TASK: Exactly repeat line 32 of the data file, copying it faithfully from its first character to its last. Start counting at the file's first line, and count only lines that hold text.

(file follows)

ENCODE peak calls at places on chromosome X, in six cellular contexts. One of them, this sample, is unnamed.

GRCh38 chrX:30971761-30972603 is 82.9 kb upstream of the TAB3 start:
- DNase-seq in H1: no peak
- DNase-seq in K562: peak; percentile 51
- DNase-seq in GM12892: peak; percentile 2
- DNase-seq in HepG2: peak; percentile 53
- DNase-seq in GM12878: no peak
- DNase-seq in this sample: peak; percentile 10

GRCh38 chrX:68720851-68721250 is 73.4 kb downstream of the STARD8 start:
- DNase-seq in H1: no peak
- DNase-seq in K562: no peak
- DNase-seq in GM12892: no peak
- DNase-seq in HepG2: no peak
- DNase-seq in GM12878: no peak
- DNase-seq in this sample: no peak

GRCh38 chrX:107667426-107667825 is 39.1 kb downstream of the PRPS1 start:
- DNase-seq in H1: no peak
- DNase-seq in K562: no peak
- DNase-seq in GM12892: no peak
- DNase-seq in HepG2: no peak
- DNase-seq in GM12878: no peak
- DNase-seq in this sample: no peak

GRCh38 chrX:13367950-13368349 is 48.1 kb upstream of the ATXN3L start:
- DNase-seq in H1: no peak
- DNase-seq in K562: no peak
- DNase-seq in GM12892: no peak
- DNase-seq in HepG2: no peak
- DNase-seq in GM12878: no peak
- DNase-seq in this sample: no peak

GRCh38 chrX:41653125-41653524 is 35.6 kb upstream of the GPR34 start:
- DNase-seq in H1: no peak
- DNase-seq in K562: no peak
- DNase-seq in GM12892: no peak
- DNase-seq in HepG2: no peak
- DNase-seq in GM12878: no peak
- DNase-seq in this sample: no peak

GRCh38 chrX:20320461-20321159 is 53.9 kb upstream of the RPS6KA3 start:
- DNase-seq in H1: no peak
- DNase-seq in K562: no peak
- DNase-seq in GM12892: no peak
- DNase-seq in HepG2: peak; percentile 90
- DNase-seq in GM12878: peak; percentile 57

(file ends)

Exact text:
- DNase-seq in K562: no peak